Mr. Kelly, who built a national profile as a gun safety advocate after the shooting of his wife, former Representative Gabrielle Giffords, ran as a pragmatic outsider. At the center of his campaign was the bet that he could appeal to voters in the rapidly changing state — especially the crucial voting blocs Ms. McSally had alienated, including women, younger voters and Latinos, who have become increasingly powerful parts of the electorate in recent years.His victory, predicted for months in statewide polls, was crucial for Democrats in their bid to take back the Senate. The contest, one of the most expensive and closely watched in the nation, was the first time Arizonans had voted to send two Democrats to represent the Senate since the 1950s, underscoring the shifting demographics and politics of a state once known as a conservative stronghold. Though she clung tightly to the president, the feeling was not always mutual. Mr. Trump had repeatedly asked his advisers if her candidacy was adversely affecting his own prospects in Arizona, and at his campaign rallies in the state, instead of bolstering Ms. McSally, he sometimes treated her with disdain. In the final days of the race, during a rally in Goodyear, Mr. Trump told the senator that she had one minute to speak, urging her to be “quick, quick, quick, quick!” Mr. Kelly leaned hard into his biography on the campaign trail, playing up his work as a NASA space shuttle pilot and retired Navy captain and presenting himself as an independent-minded moderate. He often sidestepped questions about more liberal policies favored by progressives in Congress, keeping a laserlike focus on health care and bludgeoning Ms. McSally over her handling of the pandemic.- Advertisement – Ms. McSally had a compelling story of her own to tell. The first woman to pilot an American warplane in combat, she sued the Bush administration for making her wear an abaya while on duty in Saudi Arabia, and last year spoke out powerfully about how she had been raped by a male superior officer.But she came into the contest weakened, having lost her first run for Senate in 2018 and prompting Gov. Doug Ducey to appoint her to the seat left vacant by the death of Senator John McCain earlier that year.In that race, Ms. McSally abandoned the centrist reputation she had cultivated as a congresswoman to prevail in a crowded Republican primary and enthusiastically embraced Mr. Trump, a strategy she maintained in the contest against Mr. Kelly in the special election to serve out the remainder of Mr. McCain’s term.- Advertisement – – Advertisement – “They don’t want to hear this, Martha,” he said as she rushed to the stage.There were unforced errors on her part, too. Ms. McSally came under fire in August after jokingly suggesting that supporters “fast a meal” to donate to her campaign. The comment underscored the enormous fund-raising disparity between her campaign and Mr. Kelly’s. He became a fund-raising juggernaut, tapping a web of donors from his time leading a gun control foundation and a swell of online enthusiasm.But perhaps the most insurmountable chasm Ms. McSally faced was between Arizona’s ruby-red activist base and an increasingly powerful coalition made up of moderates in the suburbs and ethnically diverse voters who chafed at the president’s divisive talk and handling of the pandemic. In a debate with Mr. Kelly in the closing weeks of the race, she declined to say whether she was proud of her support for Mr. Trump.The extent of the suburban revolt against Mr. Trump was underscored on Tuesday night as Representative David Schweikert, a Republican representing a district on the outskirts of Phoenix, tried to fend off a Democratic challenger in an area long considered safely Republican. Mark Kelly, an astronaut and retired Navy captain, toppled Senator Martha McSally, Republican of Arizona, early Wednesday, flipping a seat vital to Democrats’ effort to wrest control of the Senate.It was the second time that voters in the traditionally conservative state rejected Ms. McSally, who attached herself to President Trump to buoy her Senate prospects in 2018 and never let go, as they delivered a wholesale rebuke of the president and his allies.- Advertisement –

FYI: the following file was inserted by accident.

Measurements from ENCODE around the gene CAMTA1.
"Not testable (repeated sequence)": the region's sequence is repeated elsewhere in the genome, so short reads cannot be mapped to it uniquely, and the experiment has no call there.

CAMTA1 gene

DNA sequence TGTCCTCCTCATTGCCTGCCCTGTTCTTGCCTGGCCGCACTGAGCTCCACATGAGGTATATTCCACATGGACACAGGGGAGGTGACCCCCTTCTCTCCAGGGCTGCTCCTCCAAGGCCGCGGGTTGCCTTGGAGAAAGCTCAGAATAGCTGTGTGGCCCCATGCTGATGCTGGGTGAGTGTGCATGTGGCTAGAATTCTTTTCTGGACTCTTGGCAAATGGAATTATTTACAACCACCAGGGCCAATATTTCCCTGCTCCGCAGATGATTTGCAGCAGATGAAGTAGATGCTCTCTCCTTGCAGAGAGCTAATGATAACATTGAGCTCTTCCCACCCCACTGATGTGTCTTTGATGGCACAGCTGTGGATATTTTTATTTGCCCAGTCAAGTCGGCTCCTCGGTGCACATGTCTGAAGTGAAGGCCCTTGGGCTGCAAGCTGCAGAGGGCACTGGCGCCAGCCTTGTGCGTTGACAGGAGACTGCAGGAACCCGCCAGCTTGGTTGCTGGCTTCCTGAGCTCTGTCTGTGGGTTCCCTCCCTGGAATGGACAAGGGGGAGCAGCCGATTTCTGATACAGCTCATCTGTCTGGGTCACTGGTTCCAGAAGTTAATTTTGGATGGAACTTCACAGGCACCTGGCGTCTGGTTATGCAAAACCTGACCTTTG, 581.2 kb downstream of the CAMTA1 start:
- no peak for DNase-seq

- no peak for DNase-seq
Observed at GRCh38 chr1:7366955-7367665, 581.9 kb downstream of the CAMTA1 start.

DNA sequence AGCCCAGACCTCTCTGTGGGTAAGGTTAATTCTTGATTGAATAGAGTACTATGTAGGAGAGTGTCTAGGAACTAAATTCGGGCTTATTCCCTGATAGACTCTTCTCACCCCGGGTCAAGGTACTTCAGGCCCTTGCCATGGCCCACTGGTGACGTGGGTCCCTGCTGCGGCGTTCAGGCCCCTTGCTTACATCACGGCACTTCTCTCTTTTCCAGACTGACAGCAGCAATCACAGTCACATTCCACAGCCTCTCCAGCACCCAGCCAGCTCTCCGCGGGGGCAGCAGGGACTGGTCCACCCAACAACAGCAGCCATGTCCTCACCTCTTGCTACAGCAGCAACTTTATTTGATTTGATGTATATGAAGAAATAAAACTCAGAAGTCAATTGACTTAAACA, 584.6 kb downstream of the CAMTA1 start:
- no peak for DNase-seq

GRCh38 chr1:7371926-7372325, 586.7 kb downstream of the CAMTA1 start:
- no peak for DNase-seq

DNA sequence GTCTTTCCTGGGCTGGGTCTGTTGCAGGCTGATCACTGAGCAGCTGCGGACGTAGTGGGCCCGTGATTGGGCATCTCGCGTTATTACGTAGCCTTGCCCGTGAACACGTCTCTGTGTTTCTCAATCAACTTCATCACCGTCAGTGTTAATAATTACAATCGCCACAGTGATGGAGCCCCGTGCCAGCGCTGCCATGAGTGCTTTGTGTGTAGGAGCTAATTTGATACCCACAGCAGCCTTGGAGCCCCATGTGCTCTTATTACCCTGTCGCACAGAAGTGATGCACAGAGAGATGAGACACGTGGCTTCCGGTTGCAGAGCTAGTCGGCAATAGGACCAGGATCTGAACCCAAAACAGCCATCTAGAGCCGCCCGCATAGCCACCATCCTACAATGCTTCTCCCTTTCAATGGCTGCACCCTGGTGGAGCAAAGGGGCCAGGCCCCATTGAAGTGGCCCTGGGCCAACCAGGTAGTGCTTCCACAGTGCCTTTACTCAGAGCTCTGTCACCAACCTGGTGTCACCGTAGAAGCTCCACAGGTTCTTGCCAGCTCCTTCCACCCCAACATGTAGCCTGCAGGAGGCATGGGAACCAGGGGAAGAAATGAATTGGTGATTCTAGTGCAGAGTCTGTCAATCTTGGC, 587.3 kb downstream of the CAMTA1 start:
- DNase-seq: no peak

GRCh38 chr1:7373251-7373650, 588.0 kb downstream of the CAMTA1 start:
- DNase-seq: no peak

Although Mr. Biden visited Arizona and Georgia, his campaign had declined to spend a lot of precious time and money in those states — despite repeated pleas from local Democrats. And when two Democratic billionaires, Dustin Moskovitz and Michael R. Bloomberg, poured money into Texas in the 11th hour, Mr. Biden dispatched only Senator Kamala Harris of California, his running mate, to the state.Even that was more attention than Democrats were accustomed to getting from the national party in the traditionally conservative Western states. In Arizona, a state that Mr. Biden visited just once as the party’s nominee, officials said they were satisfied with the campaign’s approach to the state.“They spent a lot of time here; they put in a lot of energy and attention, more than previous campaigns,” said Representative Ruben Gallego, who represents the fast-growing Phoenix area. “And if we win, it doesn’t matter.”In total, Mr. Biden spent $57.8 million on advertising in Texas and Arizona. He spent nearly three times as much — $169.2 million — in Michigan, Pennsylvania and Wisconsin. But from the start of his presidential campaign until the final day of the race, the “scrappy kid from Scranton” maintained his bet that winning the White House would come down to rebuilding the Democrats’ once-solid “blue wall” in those three states that crumbled in 2016.And now, with Mr. Biden and President Trump locked in a nail-biter of an election, the ultimate path to 270 Electoral College votes for either man will wind through Michigan, Pennsylvania and Wisconsin.“If I’m going to beat Donald Trump in 2020, it’s going to happen here,” Mr. Biden, the former vice president, told voters in Pittsburgh during the first address of his primary campaign in April 2019. If you just want results… There will be a results map on The Times’s home page, and yes, the infamous needle will be back — but only for Florida, Georgia and North Carolina, the only states providing granular enough information for our experts to make educated projections of uncounted votes.If you want constant updates… Times reporters are live-blogging all day and night. This will be your one-stop shop for minute-by-minute updates: race calls, on-the-ground reporting from swing states, news about any voting issues or disruptions, and more.If you want to check in every so often… Times journalists are also producing a live briefing from roughly 5 p.m. to 3 a.m. ET, with an overview of what’s happening in the presidential race, the Senate and House races, and the voting process itself. In the last days of the election, Mr. Biden’s campaign and allies privately maintained that he could win battleground states across the country, including places like North Carolina, Arizona and Georgia. But, they argued, the trifecta represented their easiest — though perhaps not fastest — path to the presidency. Final returns in all three states are expected to take days, and Mr. Trump tried early Wednesday to set the narrative that Democrats were trying to “steal the election” — a groundless assertion.But the Biden camp wasn’t about to take the bait.“We believe that we are well-positioned in Pennsylvania, Michigan and Wisconsin,” Jen O’Malley Dillon, Mr. Biden’s campaign manager, said on Monday in a briefing about election night. “We know those states in particular are coming in later, but we think we’re going to win those states. That is our clearest path to victory.” Such discipline is relatively rare in presidential politics — candidates, often times Democrats, usually get swept up with a big map conquest, like Hillary Clinton’s intense focus on Florida in 2016 and even her dalliances with Arizona and Utah.But this race was no ordinary contest: Like voters, activists and officials in his party, Mr. Biden was haunted by the narrow loss in 2016 of 80,000 votes in Pennsylvania, Wisconsin and Michigan — the three traditionally Democratic states that cost the party the White House that year. “A lot of the problem was that Hillary Clinton was not here enough in some of the suburban areas that we lost to Trump,” said Jay Costa, the Democratic leader in the Pennsylvania State Senate. “The former vice president did a very good job of not falling into that trap another time.”In the final days of his campaign, Mr. Biden did add a stop in Ohio, a state that many Democrats believe has shifted — perhaps permanently — away from their party. They were proved right last night, when Mr. Trump won the state.Some Democrats attributed the stop in Cleveland to scheduling around events in Pennsylvania. Getting across the country to Arizona would simply take too many precious hours in the final days, given how many stops Mr. Biden’s campaign had planned in the Keystone State. For Joe Biden, it has always been about Pennsylvania, Michigan and Wisconsin.Georgia might be turning purple, fueled by fast-changing suburbs. Arizona, reeling from the coronavirus and trending Democratic, was a tantalizing target as well.- Advertisement – Some Democrats say it was Mr. Biden’s willingness to focus on the northern states, devoting his limited in-person campaign stops to show up even as coronavirus cases surged across the region, that gave him a chance of winning the states back. Mr. Biden and some of his allies see the working and middle-class moderate voters of the Midwest as his natural base, and they tried to build a coalition that was made up of more white voters than the base that elected former President Barack Obama and that Mrs. Clinton tried to replicate in 2016.“Biden is from a manufacturing town, and he’s of the right age demographic and financial background,” said Aaron Stearns, the Democratic chairman in Warren County in northwestern Pennsylvania. “People can relate to him in a way that they could not relate to Hillary Clinton.” – Advertisement – Shortly after Mrs. Clinton’s loss in 2016, Mr. Biden recalled feeling disturbed when seeing Mr. Trump strike a chord with voters at a rally near his childhood Scranton home, in Wilkes-Barre, Pa.“Son of a gun — we may lose this election,” Mr. Biden recounted feeling, in an interview in December 2016 with The Los Angeles Times.Mr. Biden crafted his own approach, determined not to repeat what he saw as Mrs. Clinton’s mistakes. Not only did Mr. Biden start and end his campaign in Pennsylvania, he also visited the state more than any other during the campaign. Just a little more than 10 miles from his home in Wilmington, Del, and sharing a common media market, Pennsylvania was a second political home for Mr. Biden long before he started his third presidential bid.“From the time I started as a U.S. senator, Philadelphia has brought me to the dance!” Mr. Biden, a former senator from Delaware, told cheering supporters in the north part of the city, during his last event before polls closed on Tuesday evening. Election 2020 ›How to Follow the Election ResultsHere’s a guide to The Times’s election night coverage, no matter when, how or how often you want to consume it. The decision to focus on the industrial trio was driven by the practicalities of political math. Mrs. Clinton lost those states by tight margins, making them fertile ground for Democrats to begin a comeback. Just winning those three states, along with holding all of the traditionally Democratic strongholds won by Mrs. Clinton, would capture the presidency for Mr. Biden.But it was also a calculation born of cultural affinity. Despite his decades in Washington, Mr. Biden sees himself as a working-class son, just another “middle class Joe” taking the train to work like any other commuter.“Joe, people like him, they don’t dislike him,” Representative Debbie Dingell of Michigan said in an interview this fall. “Hillary Clinton’s my friend, but she never walked into a union hall.” But others ascribed the stop to Mr. Biden’s dogged belief that the Democratic path to the White House still runs through the Midwest.The Biden campaign, unlike the campaigns of Mr. Obama and Mrs. Clinton, did not impose a central strategy on state Democratic parties, said officials in the three states. Instead, the campaign integrated with voter outreach programs that each state had been building since their losses in 2016.“The big gamble for state parties was, would the presidential campaign push all the dishes off the table and start over or integrate with what we had been building?” said Ben Wikler, the chairman of the Democratic Party of Wisconsin. “They didn’t impose a one-size-fits-all model.”Mr. Wikler said he had been in regular contact with Biden campaign officials beginning last summer to brief them on the program that the state party was building.After Mrs. Clinton failed to visit Wisconsin during her 2016 campaign, Mr. Biden made three visits to the state, which was set to host the Democratic National Convention before it became an all-virtual event because of the coronavirus pandemic, which is worse in Wisconsin than it is in any other battleground state.Mr. Wikler said the three visits, along with myriad other virtual events that Mr. Biden and his surrogates hosted for local supporters, were sufficient enough to maintain a presence for Wisconsin voters.“Biden has made clear all along that Wisconsin is a top priority,” he said.It may still be some time before the nation knows whether it was enough.Jennifer Medina, Reid Epstein and Nick Corasaniti contributed reporting. Updated Nov. 4, 2020, 4:21 a.m. ET – Advertisement – After midnight on Wednesday, he declared to supporters, “It’s going to take time to count the votes, but we’re going to win Pennsylvania.”By the time Mr. Biden addressed his car-honking supporters on Wednesday morning, the numbers had shifted. He has the edge in Arizona and he remains competitive in Georgia. But even if he wins both of those states, he would still need to prevail in at least one of the blue-wall states.Mr. Trump campaigned aggressively in Michigan, Wisconsin and especially Pennsylvania too. But Mr. Biden’s focus was notable: Many presidential nominees take their eyes off their most critical states, but Mr. Biden never lost sight of his goal to try to win back voters in those three states who abandoned the party four years ago.- Advertisement –